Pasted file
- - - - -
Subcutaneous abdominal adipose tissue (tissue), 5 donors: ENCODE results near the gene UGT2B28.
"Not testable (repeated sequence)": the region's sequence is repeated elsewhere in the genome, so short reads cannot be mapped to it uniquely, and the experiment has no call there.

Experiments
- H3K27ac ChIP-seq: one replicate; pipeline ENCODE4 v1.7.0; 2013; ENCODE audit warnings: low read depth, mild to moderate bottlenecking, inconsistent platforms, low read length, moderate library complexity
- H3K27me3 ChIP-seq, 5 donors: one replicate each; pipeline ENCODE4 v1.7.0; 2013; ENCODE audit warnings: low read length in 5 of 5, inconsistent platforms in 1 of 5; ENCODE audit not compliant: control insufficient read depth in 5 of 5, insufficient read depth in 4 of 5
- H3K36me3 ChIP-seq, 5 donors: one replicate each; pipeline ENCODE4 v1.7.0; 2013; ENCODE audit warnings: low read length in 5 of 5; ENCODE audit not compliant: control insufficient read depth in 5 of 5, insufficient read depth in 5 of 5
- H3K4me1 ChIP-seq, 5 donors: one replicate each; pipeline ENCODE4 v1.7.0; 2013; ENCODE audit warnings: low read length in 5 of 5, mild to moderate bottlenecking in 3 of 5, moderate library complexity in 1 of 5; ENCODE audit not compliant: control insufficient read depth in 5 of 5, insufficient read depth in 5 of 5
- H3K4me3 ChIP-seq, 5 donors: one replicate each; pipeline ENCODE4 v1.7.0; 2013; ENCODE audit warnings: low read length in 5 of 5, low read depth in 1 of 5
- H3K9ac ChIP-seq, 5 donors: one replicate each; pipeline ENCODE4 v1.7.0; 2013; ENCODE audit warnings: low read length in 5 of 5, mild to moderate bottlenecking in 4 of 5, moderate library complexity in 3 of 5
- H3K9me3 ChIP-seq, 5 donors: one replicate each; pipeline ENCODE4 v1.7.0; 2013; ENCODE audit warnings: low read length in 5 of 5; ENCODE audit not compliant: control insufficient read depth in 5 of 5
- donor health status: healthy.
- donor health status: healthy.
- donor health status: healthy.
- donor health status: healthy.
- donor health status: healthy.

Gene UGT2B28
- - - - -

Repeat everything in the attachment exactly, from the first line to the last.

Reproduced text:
Subcutaneous abdominal adipose tissue (tissue), 5 donors: ENCODE results near the gene UGT2B28.
"Not testable (repeated sequence)": the region's sequence is repeated elsewhere in the genome, so short reads cannot be mapped to it uniquely, and the experiment has no call there.

Experiments
- H3K27ac ChIP-seq: one replicate; pipeline ENCODE4 v1.7.0; 2013; ENCODE audit warnings: low read depth, mild to moderate bottlenecking, inconsistent platforms, low read length, moderate library complexity
- H3K27me3 ChIP-seq, 5 donors: one replicate each; pipeline ENCODE4 v1.7.0; 2013; ENCODE audit warnings: low read length in 5 of 5, inconsistent platforms in 1 of 5; ENCODE audit not compliant: control insufficient read depth in 5 of 5, insufficient read depth in 4 of 5
- H3K36me3 ChIP-seq, 5 donors: one replicate each; pipeline ENCODE4 v1.7.0; 2013; ENCODE audit warnings: low read length in 5 of 5; ENCODE audit not compliant: control insufficient read depth in 5 of 5, insufficient read depth in 5 of 5
- H3K4me1 ChIP-seq, 5 donors: one replicate each; pipeline ENCODE4 v1.7.0; 2013; ENCODE audit warnings: low read length in 5 of 5, mild to moderate bottlenecking in 3 of 5, moderate library complexity in 1 of 5; ENCODE audit not compliant: control insufficient read depth in 5 of 5, insufficient read depth in 5 of 5
- H3K4me3 ChIP-seq, 5 donors: one replicate each; pipeline ENCODE4 v1.7.0; 2013; ENCODE audit warnings: low read length in 5 of 5, low read depth in 1 of 5
- H3K9ac ChIP-seq, 5 donors: one replicate each; pipeline ENCODE4 v1.7.0; 2013; ENCODE audit warnings: low read length in 5 of 5, mild to moderate bottlenecking in 4 of 5, moderate library complexity in 3 of 5
- H3K9me3 ChIP-seq, 5 donors: one replicate each; pipeline ENCODE4 v1.7.0; 2013; ENCODE audit warnings: low read length in 5 of 5; ENCODE audit not compliant: control insufficient read depth in 5 of 5
- donor health status: healthy.
- donor health status: healthy.
- donor health status: healthy.
- donor health status: healthy.
- donor health status: healthy.

Gene UGT2B28